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iTV ▪ February 6, 2012

iTV ▪ February 1, 2012


Apple television mockup by Guilherme M. Schasiepen

Piper Jaffray’s resident Apple analyst Gene Munster is arguably the most vocal proponent of an integrated high-definition television set from Apple, the mythical iTV. His old predictions were picked up by the press lately thanks to that vague Apple HD TV hint in Walter Isaacson’s authorized Steve Jobs biography, gaining more credence with both Sony and Samsung dissing the idea as old news.

Now, last we heard from Munster was in November of last year when he predicted an Apple television set within a year, costing double a comparable set. In a note to clients issued Tuesday, the analyst warned that his original timing “remains uncertain” but underscored he is still targeting “a late 2012 launch.”

More interesting is Munster’s claim that a “major TV component supplier” told him last month Apple was inquiring about “various capabilities of their television display components,” which sounds a lot like this skeptical New York Times report from October 2011. However, “Without a revamped TV content solution, we do not think Apple enters the TV market,” Munster wrote. Remaking the user interface is easy, but getting Hollywood on board will be tricky, as the Wall Street Journal warned in December.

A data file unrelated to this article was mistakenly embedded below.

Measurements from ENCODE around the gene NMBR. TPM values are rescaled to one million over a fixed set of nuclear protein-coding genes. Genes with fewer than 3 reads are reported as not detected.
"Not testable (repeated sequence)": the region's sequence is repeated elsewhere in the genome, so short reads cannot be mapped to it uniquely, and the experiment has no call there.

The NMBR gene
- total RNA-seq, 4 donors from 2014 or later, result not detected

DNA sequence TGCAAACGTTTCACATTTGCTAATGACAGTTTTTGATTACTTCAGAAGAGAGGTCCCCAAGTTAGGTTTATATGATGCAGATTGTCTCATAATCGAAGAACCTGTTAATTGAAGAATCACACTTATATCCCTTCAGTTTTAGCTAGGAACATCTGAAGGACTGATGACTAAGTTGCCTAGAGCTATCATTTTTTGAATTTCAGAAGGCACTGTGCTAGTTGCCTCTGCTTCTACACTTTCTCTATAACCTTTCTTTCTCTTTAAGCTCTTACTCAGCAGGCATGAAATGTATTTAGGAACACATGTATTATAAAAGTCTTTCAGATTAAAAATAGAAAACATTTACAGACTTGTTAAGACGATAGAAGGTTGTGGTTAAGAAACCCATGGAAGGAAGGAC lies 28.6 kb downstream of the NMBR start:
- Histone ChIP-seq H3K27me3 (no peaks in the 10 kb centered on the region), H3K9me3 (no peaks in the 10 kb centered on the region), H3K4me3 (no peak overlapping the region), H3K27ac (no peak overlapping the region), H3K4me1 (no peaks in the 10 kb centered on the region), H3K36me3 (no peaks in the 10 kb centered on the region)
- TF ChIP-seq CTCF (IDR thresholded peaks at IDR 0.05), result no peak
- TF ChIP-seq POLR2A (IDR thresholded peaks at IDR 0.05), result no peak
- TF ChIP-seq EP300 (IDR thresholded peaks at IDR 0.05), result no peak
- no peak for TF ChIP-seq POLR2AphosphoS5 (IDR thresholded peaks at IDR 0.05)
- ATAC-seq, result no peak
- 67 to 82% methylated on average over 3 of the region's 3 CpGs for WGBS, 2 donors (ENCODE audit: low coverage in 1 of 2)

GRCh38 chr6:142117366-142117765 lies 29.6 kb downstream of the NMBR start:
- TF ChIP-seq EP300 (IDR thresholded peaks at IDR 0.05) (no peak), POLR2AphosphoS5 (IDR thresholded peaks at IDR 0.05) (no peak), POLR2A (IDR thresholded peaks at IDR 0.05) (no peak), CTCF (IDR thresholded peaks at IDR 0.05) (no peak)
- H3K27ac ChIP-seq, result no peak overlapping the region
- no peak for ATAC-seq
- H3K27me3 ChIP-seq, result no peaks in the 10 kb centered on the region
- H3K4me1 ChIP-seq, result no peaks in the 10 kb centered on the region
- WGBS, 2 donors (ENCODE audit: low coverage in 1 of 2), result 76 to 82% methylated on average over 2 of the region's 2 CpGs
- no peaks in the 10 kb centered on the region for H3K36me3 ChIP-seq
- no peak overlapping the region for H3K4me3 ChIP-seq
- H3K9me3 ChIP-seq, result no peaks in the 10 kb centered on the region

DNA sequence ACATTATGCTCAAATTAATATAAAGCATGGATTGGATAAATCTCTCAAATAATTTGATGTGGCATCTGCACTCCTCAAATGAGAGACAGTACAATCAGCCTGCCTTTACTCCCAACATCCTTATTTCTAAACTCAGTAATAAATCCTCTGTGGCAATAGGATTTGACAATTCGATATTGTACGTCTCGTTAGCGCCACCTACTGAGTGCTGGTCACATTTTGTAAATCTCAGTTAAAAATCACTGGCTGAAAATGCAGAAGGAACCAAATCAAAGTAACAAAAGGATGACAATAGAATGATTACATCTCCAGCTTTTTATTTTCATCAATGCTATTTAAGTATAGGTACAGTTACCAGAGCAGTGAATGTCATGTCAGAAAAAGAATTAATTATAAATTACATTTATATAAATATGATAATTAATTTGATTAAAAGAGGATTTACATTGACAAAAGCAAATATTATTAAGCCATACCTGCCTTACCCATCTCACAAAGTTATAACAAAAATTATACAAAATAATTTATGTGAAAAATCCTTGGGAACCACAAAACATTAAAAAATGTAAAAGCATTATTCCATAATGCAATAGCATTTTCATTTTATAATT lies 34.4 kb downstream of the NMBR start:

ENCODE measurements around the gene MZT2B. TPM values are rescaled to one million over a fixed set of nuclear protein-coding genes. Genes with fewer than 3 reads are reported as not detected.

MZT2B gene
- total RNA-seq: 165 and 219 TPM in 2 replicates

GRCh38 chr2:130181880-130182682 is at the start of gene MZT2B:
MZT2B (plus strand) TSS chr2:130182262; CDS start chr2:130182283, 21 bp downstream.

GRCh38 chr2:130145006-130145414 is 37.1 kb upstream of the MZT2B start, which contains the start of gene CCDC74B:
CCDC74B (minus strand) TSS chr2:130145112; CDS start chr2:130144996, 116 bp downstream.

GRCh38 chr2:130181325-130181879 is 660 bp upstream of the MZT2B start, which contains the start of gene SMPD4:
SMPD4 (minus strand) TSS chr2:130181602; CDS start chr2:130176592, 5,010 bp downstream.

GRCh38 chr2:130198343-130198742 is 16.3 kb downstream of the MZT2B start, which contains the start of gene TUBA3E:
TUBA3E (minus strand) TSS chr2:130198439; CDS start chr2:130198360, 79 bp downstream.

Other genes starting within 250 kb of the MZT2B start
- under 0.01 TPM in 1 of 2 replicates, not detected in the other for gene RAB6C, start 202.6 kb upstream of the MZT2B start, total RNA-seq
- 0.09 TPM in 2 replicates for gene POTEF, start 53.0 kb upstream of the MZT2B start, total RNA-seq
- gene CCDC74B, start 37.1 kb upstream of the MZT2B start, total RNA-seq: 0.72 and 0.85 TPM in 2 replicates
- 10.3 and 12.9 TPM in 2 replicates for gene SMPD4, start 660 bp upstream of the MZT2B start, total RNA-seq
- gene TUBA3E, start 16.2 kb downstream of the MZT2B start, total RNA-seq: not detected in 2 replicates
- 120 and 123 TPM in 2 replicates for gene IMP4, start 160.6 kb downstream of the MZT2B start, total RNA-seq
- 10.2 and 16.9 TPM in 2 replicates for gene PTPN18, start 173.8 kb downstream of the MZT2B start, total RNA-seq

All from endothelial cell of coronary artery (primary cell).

With that in mind, Munster offers three content scenarios for the Apple television, as quoted by Fortune’s Philip Elmer-Dewitt…

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iTV ▪ January 13, 2012


Photo courtesy of BBC

John Sculley, former vice-president and president of PepsiCo and CEO of Apple between 1983 and 1993, is adamant that Apple —not incumbents such as Samsung— is poised to change the first principles of the television experience. Sculley also confessed in an interview with BBC that has not read Walter Isaacson’s authorized biography of Apple’s late cofounder and CEO. Nevertheless, the executive turned investor underscored Apple’s history of past industry disruptions while opining that the television industry is about to experience Apple’s magic touch:

I think that Apple has revolutionized every other consumer industry, why not television? I think that televisions are unnecessarily complex. The irony is that as the pictures get better and the choice of content gets broader, that the complexity of the experience of using the television gets more and more complicated. So it seems exactly the sort of problem that if anyone is going to change the experience of what the first principles are, it is going to be Apple.